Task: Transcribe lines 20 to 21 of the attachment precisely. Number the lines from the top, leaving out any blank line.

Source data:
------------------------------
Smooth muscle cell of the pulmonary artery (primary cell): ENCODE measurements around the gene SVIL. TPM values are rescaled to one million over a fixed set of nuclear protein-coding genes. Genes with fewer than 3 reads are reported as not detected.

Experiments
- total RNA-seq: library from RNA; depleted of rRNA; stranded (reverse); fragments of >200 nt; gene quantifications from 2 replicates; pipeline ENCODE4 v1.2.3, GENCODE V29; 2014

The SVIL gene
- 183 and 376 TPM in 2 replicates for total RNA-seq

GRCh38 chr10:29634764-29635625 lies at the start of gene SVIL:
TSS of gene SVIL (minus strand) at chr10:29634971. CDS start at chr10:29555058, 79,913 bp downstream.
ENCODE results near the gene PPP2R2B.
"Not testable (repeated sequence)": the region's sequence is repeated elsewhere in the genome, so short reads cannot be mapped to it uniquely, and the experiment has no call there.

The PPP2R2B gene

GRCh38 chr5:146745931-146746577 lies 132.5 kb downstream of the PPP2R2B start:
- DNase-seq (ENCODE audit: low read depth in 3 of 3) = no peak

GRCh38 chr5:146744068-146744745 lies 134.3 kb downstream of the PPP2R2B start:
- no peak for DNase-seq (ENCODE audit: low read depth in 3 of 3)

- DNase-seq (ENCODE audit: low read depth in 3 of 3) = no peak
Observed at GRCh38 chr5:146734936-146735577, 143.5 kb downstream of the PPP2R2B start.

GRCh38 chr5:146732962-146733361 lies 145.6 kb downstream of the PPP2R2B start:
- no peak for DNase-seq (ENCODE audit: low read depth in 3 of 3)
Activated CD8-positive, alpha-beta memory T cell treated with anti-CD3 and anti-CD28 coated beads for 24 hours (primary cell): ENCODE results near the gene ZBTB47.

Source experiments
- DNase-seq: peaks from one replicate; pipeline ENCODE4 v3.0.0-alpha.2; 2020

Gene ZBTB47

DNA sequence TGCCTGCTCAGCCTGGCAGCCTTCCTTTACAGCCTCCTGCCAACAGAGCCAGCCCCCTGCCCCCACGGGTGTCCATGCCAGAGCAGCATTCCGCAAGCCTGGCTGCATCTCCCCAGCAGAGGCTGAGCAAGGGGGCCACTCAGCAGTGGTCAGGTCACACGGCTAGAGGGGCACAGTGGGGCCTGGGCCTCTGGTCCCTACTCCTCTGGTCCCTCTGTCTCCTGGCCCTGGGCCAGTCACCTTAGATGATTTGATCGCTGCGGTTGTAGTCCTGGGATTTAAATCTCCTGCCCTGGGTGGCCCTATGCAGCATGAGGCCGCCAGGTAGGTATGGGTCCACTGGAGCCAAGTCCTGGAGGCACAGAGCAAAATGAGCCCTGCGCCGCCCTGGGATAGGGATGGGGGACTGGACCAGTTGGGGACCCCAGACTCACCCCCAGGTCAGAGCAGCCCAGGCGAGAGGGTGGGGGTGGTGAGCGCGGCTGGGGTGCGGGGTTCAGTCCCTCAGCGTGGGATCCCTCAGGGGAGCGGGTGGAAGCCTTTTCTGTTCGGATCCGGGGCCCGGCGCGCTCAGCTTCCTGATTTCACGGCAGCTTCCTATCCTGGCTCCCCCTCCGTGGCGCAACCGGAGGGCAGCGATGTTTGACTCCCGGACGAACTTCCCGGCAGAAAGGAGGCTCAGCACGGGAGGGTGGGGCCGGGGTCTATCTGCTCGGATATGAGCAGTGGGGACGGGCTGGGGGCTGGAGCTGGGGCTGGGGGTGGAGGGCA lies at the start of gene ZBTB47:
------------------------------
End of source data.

Source experiments
- DNase-seq: peaks from one replicate; pipeline ENCODE4 v3.0.0-alpha.2; 2020